Listen, I know that Thomas Keller is Napa’s patron saint of fine dining and all things trendy, but really all I care about is his fried chicken at Addendum. Addendum is essentially the outdoor lunch expansion at Yountville’s Ad Hoc (sans booze), and it’s stolen the show. Open only Thursdays through Saturdays, your best bet is to reserve your lunch online, as long lines can and do often form.
What’s on the menu? Fried chicken, of course. (There’s also pulled pork and ribs, but that’s not my vibe). For a mere $16.50, lunch comes with cornbread and two sides that rotate daily, and when I visited, it was coleslaw and baked beans. The coleslaw is about as exciting as potato salad or broiled salmon (read: not exciting) but the baked beans are smoky and sweet and the cornbread is just right.
But let’s go back to the chicken. If ever there was a way to make buttermilk fried chicken elegant yet satisfyingly delicious, Thomas Keller has nailed it. Flecked with bits of rosemary and sea salt, this chicken is crispy on the outside and juicy and flavorful on the inside.
There’s not much that beats sitting outside at a picnic table eating a down home meal in Napa on a warm summer day, so what are you waiting for? Book that online reservation and go for the casual side of Yountville. The chicken is worth it.
Masaharu Morimoto has ten restaurants across the world, with another two on the way this year. Still, I was beside myself to try out his California outpost at Morimoto Napa. I used to love watching him on the original Iron Chef series, in awe of Chef Morimoto’s creativity and deftness in the kitchen.
After securing reservations, Nishan and I visited Morimoto Napa on a warm Saturday evening and started our meal with the Wagyu beef carpaccio. Drizzled with yuzu soy, ginger, and sweet garlic, this carpaccio was seared, so it wasn’t a true carpaccio, but it was delicious and tender nevertheless.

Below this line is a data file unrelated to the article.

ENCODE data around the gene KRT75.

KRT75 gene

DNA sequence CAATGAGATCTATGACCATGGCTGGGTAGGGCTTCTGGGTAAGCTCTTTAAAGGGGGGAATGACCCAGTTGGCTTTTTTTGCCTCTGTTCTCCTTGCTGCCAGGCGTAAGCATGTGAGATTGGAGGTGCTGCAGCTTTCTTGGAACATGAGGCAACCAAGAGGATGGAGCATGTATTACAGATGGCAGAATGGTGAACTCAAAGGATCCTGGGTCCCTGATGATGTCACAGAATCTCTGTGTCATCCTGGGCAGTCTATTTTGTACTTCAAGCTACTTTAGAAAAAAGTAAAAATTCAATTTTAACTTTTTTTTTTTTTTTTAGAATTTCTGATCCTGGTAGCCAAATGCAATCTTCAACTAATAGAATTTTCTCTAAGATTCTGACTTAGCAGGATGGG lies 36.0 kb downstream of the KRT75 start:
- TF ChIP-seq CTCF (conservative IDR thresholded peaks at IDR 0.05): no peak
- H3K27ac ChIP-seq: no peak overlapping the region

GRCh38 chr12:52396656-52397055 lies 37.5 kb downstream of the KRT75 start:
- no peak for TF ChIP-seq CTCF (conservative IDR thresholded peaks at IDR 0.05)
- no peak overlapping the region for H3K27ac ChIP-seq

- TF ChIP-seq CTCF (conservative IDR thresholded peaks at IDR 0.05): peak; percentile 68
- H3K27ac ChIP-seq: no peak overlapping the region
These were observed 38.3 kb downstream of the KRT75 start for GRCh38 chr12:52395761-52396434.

The bone marrow with five spices was next. Earthy and rich, we could have used some toast or other vessel to sop up our marrow.
We also shared a plate of marinated dumplings. Garnished with peanut salad, pig ears, and chili oil, these dumplings were our favorite dish of the evening. So juicy, so flavorful. The salad was perfect for livening up our palates.
Now, I’ve never been a big fan of pasta carbonara, but I love sea urchin, so I couldn’t resist trying the sea urchin carbonara. The uni was indeed delicious: creamy and faintly tasting like the sea. But the smoked bacon and shallot flavors didn’t win me over, and so I continue to give the Kanye shrug to carbonaras in general.
Dessert was the prettiest course: mango “caviar” with vanilla buttermilk panna cotta. I wish I could have taken the caviar tin home. Basically what I’m saying here is that I love caviar.
The service at Morimoto Napa was attentive without being pretentious, the ambiance was upscale and modern, and the location was ideal: right on the Napa waterfront. If I go back, it’ll be to try the omakase. After all, Chef Morimoto was trained in traditional kaiseki (and sushi) cuisine and one can dream of running into him at his wine country outpost, right?
Say what you will about Darioush Winery’s over-the-top architecture, expensive tastings, and even more expensive bottles. Yes, it can be a lot to take in, especially along Napa’s Silverado Trail, but who are we kidding here? Napa is the heart of wine country’s touristification. (Uh oh, my Sonoma County-ness is showing again.) At least at Darioush, the wine is delicious and the grounds are beautiful.
Darioush Khaledi built his winery to evoke Persepolis, the seat of the ancient Persian Empire. He’s an Iranian-American entrepreneur and I tip my (imaginary) hat to the man: instead of shying away from his Iranian heritage like some Iranians who have made it in the US, he’s fully embraced it.